Experiments You Can Do at Home - But Probably Shouldn't

Chapter 4
Playing With Fire » Blowing (Up) Bubbles

Adramatic demonstration of why the same gas that heats your house can also make it explode Living in the Midwest, where heating homes with propane is common, I periodically see reports in the local paper that yet another unoccupied house has exploded. They often note that the roof was found in the basement, while the walls were spread some distance into the neighboring fields.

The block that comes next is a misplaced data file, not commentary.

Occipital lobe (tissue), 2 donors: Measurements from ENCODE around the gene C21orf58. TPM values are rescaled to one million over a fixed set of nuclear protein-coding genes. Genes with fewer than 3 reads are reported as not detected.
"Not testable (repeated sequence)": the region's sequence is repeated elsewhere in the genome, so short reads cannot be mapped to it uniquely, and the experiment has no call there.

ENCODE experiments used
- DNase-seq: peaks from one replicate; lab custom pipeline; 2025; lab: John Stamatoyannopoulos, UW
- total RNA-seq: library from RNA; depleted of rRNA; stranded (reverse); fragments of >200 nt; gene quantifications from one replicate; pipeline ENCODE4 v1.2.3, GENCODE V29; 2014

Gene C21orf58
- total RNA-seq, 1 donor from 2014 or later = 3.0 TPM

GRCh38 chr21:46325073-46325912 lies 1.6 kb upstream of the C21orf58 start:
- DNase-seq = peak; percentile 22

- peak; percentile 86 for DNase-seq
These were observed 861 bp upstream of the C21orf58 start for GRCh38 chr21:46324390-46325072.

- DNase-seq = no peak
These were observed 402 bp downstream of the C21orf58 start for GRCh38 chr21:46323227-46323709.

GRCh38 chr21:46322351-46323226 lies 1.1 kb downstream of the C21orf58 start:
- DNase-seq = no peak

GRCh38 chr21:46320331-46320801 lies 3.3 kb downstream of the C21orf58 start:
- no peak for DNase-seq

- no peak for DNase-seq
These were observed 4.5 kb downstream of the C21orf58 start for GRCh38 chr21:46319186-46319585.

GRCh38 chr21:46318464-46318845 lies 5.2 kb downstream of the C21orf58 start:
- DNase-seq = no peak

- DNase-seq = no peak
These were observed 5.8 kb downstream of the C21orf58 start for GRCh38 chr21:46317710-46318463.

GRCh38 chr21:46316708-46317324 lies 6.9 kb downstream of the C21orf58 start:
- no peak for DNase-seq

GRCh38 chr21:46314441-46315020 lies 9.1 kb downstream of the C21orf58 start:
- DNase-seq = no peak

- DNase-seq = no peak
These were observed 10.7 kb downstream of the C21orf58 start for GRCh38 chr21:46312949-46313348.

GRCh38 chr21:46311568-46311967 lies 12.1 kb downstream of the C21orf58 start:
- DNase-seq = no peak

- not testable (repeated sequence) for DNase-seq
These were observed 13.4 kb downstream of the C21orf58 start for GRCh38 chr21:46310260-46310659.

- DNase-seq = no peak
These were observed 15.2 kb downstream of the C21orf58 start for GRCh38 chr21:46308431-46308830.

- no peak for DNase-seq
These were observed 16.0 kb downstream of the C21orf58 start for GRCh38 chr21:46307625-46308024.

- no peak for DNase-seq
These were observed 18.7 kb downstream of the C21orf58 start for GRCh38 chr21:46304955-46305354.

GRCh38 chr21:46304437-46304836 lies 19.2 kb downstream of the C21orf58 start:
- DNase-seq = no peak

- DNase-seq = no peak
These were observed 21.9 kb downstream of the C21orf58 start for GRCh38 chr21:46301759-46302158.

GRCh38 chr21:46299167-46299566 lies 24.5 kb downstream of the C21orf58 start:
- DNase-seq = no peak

Roof-in-basement syndrome begins when propane, which is heavier than air, leaks and fills up the lower levels of a house, mixing with the home's ambient air. Once the layer of gas reaches the height of a pilot light in a stove, it triggers a huge explosion. (The refinery adds a very strong odor to propane, so if people are home, they typically notice the leak before the concentration approaches a dangerous level.)

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